Harrisburg Mandolin Ensemble to play at SFMS Cabaret, Sunday evening, June 16

Harrisburg Mandolin EnsembleThe members of the Susquehanna Folk Music Society (SFMS) Board warmly invite South Central Pennsylvania music and party lovers to the 2nd Annual Susquehanna Folk Music Society Cabaret, on Sunday, June 16 from 7-10 pm at the Appalachian Brewing Company located at 50 N. Cameron Street in Harrisburg. The “fun, festive and funky” fundraising event features live music and dancing, costumes, prizes, and an entertaining emcee duo!

Band featured will be the Harrisburg Mandolin Ensemble and The Chestnuts.

“Two terrific local bands, along with great desserts, our fabulous silent auction and cabaret-themed décor create the intimate, electrifying atmosphere of the stylish old-world cabaret,” says SFMS Executive Director Jess Hayden. The Appalachian Brewing Company, chosen for its vibrant party vibe, will be offering its regular full cash bar and dinner menu for our guests to enjoy if they like. Tickets for the festivities are $25 if ordered before June 5th or $30 after that date. Tickets must be purchased by June 10th at http://www.sfmsfolk.org

The Harrisburg Mandolin Ensemble will bring to life the sounds of the historic mandolin ensemble, which at one time could be found in many communities across the United States. To learn more, check out the interview below with band member Henry Koretzky.

 

Interview with Henry Koretzky of the Harrisburg Mandolin Ensemble

By Chris Moulton

I recently interviewed Henry Koretzky, who plays the mandolin, mandocello and does vocals for the group. The Harrisburg Mandolin Ensemble was founded about a year and a half ago, when 5 local musicians came together to form the band.

“A bunch of us who play mandolin found each other and started the band.” Henry said.

Tom Cook, a lawyer and mandolin player got together with Wade Yankey and started brainstorming a mandolin group. The ensemble resulted. They recruited Henry Koretzky, Greg Rohrer and Pete Netznik to round out the band. They have done about a dozen shows together since.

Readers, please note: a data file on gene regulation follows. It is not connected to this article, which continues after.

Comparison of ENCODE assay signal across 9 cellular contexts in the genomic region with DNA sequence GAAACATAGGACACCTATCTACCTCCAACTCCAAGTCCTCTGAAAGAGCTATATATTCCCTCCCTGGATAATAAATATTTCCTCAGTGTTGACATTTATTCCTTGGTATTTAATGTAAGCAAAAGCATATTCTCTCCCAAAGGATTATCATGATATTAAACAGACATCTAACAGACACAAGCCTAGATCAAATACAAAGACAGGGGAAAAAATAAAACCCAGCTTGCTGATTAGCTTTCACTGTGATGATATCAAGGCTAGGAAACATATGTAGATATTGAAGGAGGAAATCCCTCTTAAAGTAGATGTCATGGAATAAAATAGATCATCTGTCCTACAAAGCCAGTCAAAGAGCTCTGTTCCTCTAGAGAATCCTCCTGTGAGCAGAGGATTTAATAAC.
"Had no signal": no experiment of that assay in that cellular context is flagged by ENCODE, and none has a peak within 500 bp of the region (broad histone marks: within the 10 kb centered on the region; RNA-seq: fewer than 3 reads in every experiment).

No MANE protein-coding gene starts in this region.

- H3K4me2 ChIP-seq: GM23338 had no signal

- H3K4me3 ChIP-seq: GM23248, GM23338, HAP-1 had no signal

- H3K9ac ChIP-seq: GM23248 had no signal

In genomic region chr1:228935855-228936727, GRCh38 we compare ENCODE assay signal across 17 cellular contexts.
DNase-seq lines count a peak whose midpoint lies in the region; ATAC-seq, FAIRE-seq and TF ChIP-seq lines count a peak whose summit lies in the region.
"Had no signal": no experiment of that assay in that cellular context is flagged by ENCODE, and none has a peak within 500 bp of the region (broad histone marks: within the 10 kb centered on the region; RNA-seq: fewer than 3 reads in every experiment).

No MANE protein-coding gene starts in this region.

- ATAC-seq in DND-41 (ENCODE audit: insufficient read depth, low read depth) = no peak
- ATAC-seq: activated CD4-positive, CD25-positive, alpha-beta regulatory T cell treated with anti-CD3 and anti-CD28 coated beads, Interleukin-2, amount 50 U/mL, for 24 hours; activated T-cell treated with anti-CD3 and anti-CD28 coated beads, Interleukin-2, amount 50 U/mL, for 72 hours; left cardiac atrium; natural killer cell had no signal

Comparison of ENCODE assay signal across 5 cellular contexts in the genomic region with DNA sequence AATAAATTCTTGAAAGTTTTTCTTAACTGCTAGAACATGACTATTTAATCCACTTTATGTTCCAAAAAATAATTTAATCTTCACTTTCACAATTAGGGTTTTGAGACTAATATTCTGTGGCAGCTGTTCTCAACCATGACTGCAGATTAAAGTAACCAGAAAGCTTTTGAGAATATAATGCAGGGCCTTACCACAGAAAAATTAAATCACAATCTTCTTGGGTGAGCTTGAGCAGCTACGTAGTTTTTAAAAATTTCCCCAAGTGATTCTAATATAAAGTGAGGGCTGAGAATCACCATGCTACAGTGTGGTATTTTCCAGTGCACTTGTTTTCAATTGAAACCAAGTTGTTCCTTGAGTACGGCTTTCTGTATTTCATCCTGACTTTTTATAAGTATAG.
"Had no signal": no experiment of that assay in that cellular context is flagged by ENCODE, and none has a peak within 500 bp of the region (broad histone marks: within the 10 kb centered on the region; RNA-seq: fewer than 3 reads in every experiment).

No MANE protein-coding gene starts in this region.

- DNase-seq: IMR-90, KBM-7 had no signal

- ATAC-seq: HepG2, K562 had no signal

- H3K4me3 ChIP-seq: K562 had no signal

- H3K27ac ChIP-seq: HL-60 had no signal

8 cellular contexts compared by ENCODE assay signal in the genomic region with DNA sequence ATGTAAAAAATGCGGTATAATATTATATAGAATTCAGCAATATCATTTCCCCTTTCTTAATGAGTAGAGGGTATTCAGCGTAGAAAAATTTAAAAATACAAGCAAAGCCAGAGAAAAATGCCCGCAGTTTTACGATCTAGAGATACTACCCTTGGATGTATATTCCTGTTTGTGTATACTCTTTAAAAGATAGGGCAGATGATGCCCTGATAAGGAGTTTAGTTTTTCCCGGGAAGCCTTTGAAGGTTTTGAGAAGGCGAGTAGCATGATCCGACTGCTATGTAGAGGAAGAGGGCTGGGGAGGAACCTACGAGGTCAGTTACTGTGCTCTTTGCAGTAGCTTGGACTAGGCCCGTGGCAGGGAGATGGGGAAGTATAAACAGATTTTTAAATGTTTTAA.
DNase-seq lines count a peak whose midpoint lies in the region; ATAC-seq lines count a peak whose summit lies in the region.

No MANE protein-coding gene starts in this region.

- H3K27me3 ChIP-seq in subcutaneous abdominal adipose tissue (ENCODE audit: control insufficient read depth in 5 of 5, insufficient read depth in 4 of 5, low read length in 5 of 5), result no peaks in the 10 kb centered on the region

“A lot of people associate the mandolin with bluegrass.  I want to make sure that people understand that bluegrass is only a small part of what we play.” Henry said when asked about the style of music that the band plays.

Indeed, the band plays a mix of swing, jazz, bluegrass, folk and world music. Wade, the youngest member of the group, who also plays with Colebrook Road, even brings some classical pieces into the group. For example, he does a Bach cello piece as well as a piece by Bartok.

“Even though the group is blue grass based individually, the band has branched out in different directions,” Henry said.  “We now play a handful of bluegrass songs and a lot of other styles like swing.”

So just what is a mandolin and what is its origin?

“If you get into the traditions of a mandolin, it really is a pretty versatile instrument,” Henry said. Guitar, mandolin and lute are pretty much related. Every culture has a variation on the mandolin. There is the bouzouki which is Greek and the balalaika which is Russian, for example.”

According to Wikipedia, there was an instrument called the mandore which was prevalent in the 14th century and evolved from the lute. During the 17th and 18th century it later developed into the mandolin.

During the early 1900’s and late 1800s mandolin orchestras became very popular. Traveling mandolinists and teachers from Europe emigrated to other parts of the world such as the USA, Japan and Australia leading to orchestras in those countries. The orchestra would consist of 30-40 musicians playing different instruments from the mandolin family.

“You have mandolas instead of violas and mandolin base instead of base,” Henry said.

There are about 30 mandolin orchestras around the country today, including orchestras in Baltimore and Pittsburgh. In addition to the mandolin orchestra, there is the mandolin quartet which is modeled after a string quartet. Of course, Henry’s group is an ensemble.

“We were modeled after the mandolin orchestras. We decided earlier on to keep it a manageable size. We decided between each other to play different types of music. We wanted to find and arrange tunes for our various strengths”, Henry said.

For further information on the Harrisburg Mandolin Ensemble, visit their website at http://www.harrisburgmandolinensemble.com.

 

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